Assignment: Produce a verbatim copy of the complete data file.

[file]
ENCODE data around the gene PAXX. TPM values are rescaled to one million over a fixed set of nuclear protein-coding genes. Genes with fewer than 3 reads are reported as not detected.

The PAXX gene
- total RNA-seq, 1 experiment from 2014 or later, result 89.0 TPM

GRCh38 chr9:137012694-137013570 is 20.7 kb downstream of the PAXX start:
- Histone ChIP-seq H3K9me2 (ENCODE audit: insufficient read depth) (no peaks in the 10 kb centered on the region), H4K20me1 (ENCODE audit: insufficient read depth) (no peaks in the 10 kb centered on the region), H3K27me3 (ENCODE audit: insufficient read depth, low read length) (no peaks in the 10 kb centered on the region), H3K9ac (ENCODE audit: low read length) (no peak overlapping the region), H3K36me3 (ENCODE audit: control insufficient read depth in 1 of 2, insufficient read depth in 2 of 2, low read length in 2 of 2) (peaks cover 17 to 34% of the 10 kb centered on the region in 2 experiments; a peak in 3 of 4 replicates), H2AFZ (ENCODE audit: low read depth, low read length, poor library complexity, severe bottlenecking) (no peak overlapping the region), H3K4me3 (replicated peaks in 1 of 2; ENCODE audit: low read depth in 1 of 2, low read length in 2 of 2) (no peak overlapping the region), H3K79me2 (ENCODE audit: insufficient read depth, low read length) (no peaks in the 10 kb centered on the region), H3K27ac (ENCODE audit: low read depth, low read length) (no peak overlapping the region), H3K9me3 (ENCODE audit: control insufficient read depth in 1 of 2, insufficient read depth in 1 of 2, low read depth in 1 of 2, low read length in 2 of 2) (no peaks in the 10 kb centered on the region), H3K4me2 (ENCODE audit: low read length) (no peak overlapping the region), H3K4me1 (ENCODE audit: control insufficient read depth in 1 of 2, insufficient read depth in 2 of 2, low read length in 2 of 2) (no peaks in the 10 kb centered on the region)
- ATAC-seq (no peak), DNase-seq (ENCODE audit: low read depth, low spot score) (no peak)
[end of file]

ENCODE data around the gene PAXX. TPM values are rescaled to one million over a fixed set of nuclear protein-coding genes. Genes with fewer than 3 reads are reported as not detected.

The PAXX gene
- total RNA-seq, 1 experiment from 2014 or later, result 89.0 TPM

GRCh38 chr9:137012694-137013570 is 20.7 kb downstream of the PAXX start:
- Histone ChIP-seq H3K9me2 (ENCODE audit: insufficient read depth) (no peaks in the 10 kb centered on the region), H4K20me1 (ENCODE audit: insufficient read depth) (no peaks in the 10 kb centered on the region), H3K27me3 (ENCODE audit: insufficient read depth, low read length) (no peaks in the 10 kb centered on the region), H3K9ac (ENCODE audit: low read length) (no peak overlapping the region), H3K36me3 (ENCODE audit: control insufficient read depth in 1 of 2, insufficient read depth in 2 of 2, low read length in 2 of 2) (peaks cover 17 to 34% of the 10 kb centered on the region in 2 experiments; a peak in 3 of 4 replicates), H2AFZ (ENCODE audit: low read depth, low read length, poor library complexity, severe bottlenecking) (no peak overlapping the region), H3K4me3 (replicated peaks in 1 of 2; ENCODE audit: low read depth in 1 of 2, low read length in 2 of 2) (no peak overlapping the region), H3K79me2 (ENCODE audit: insufficient read depth, low read length) (no peaks in the 10 kb centered on the region), H3K27ac (ENCODE audit: low read depth, low read length) (no peak overlapping the region), H3K9me3 (ENCODE audit: control insufficient read depth in 1 of 2, insufficient read depth in 1 of 2, low read depth in 1 of 2, low read length in 2 of 2) (no peaks in the 10 kb centered on the region), H3K4me2 (ENCODE audit: low read length) (no peak overlapping the region), H3K4me1 (ENCODE audit: control insufficient read depth in 1 of 2, insufficient read depth in 2 of 2, low read length in 2 of 2) (no peaks in the 10 kb centered on the region)
- ATAC-seq (no peak), DNase-seq (ENCODE audit: low read depth, low spot score) (no peak)